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One Step Ahead

Sophisticated Gamblers Use Legal Techniques to Gain Small Advantages at Casino Games
Michael Konik
From the Print Edition:
Ron Perelman, Spring 95

"Let me show you something," Steve Forte says. "Go ahead, shuffle the cards."

He's sitting on the opposite side of a marble coffee table, in a hotel room 30 stories above the Strip in Las Vegas. He watches as the plastic-wrap seal is broken on a fresh pack of Bee playing cards, the brand used at dozens of casinos around the world.

"Here's what you do," Forte says. "Give them a good riffle, then cut. Then riffle again. Then cut. Then a final riffle and cut."

As directed, the cards are mixed. "Great. You've basically executed the identical shuffle used in some of the biggest casinos in
Las Vegas, the ones that take the largest bets in the world. You would think they'd go to great lengths to thoroughly mix their cards, to achieve true randomness, right?"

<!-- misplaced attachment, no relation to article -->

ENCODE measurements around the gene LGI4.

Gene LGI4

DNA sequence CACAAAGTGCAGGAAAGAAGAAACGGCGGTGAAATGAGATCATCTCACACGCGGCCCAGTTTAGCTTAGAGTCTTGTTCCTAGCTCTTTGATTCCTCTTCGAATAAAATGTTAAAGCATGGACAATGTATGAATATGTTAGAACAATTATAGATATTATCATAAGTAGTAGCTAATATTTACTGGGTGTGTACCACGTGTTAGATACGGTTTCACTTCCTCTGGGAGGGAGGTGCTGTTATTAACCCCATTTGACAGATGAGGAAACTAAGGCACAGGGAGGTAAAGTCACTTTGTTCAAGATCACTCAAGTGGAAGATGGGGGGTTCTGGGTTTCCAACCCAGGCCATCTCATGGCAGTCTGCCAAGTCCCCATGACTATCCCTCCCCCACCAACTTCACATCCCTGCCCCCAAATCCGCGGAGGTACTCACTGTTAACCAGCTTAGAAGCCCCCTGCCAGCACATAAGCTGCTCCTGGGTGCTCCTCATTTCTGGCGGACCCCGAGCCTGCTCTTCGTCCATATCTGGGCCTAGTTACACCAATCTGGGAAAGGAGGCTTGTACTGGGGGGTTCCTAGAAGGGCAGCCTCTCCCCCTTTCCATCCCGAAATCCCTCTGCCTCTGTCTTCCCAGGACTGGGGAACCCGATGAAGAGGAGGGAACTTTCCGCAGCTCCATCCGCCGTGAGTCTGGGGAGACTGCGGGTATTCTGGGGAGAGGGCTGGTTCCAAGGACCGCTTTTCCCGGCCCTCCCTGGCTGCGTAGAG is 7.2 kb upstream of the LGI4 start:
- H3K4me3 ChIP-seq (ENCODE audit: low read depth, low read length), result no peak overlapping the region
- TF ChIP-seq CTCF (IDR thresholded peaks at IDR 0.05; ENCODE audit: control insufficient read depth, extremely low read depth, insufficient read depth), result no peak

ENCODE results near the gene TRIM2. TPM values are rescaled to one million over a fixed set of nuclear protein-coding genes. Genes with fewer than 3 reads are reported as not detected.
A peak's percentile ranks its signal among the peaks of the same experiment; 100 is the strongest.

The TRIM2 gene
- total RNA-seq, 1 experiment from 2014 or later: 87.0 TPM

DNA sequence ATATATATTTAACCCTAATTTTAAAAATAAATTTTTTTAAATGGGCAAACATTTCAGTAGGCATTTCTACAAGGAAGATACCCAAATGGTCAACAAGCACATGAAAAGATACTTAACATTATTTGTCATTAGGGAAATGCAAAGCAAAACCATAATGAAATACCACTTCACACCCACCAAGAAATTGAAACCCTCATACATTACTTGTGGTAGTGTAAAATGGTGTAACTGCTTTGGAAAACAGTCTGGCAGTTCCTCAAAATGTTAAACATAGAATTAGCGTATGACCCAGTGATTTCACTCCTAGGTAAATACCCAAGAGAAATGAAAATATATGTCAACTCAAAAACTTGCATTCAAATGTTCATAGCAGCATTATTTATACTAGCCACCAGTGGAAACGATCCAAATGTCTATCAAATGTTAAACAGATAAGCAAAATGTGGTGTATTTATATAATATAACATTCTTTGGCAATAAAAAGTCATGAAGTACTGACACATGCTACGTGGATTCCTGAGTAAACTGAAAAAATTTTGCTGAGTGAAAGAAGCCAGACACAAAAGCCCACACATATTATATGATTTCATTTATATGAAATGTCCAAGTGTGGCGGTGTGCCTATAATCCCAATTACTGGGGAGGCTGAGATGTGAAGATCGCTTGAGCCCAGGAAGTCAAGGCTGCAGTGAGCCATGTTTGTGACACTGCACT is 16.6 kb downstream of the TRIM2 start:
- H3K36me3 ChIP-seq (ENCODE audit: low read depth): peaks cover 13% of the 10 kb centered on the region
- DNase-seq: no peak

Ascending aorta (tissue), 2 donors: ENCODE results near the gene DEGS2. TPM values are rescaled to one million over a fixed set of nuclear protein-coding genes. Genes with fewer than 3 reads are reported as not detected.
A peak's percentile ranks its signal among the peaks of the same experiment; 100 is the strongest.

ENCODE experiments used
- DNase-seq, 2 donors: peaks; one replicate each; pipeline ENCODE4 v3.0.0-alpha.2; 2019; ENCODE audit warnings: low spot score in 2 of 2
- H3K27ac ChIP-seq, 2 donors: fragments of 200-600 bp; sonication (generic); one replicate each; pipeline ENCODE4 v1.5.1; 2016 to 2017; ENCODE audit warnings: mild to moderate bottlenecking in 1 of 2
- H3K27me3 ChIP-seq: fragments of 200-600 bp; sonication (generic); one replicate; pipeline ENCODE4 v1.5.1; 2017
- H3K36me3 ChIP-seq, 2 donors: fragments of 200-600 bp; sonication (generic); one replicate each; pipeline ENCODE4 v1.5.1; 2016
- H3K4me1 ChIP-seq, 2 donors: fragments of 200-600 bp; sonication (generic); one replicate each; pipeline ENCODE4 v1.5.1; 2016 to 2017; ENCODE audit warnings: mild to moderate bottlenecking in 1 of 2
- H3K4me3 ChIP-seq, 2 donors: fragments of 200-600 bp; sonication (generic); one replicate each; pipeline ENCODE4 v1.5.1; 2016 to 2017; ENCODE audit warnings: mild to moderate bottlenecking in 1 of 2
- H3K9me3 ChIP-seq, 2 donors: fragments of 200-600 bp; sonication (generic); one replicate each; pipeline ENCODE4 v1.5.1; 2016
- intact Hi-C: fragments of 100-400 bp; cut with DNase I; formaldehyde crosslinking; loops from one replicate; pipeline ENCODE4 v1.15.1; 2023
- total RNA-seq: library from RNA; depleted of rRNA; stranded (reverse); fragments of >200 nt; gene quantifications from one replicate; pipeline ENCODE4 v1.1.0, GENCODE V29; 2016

After a nod of agreement, Forte continues. "Deal me a few hands of 21," Forte says, pointing to the coffee table. "I'll bet an imaginary $25 a hand. Deal yourself a hand, too. And don't let me see your hole card. You're the House."

Dealing four hands, Forte "loses" three out of four hands to the House's 19. "Good. This worked out really well," he says, smiling. "It's not always this easy."

"It just so happens that the next card off the deck, if I am not mistaken, is going to be the ace of spades. Then, six cards later, we're going to see the ace of hearts. So I'll give you some decent play on those spots, like $500 a hand."

The cards are dealt. Forte's aces appear exactly as predicted. "Getting an ace as your first card in 21 gives you 50 percent advantage over the House," he explains. "It doesn't get much stronger than that."

Forte hasn't touched the cards. He allowed me to shuffle and cut the deck, and I'm certain the cards are not marked. It's like being a first-time visitor to a magic show. The only viable question is: "How did you do that?"

"Did you look at your hole card? Don't bother," he says, smiling. "It's the seven of hearts."


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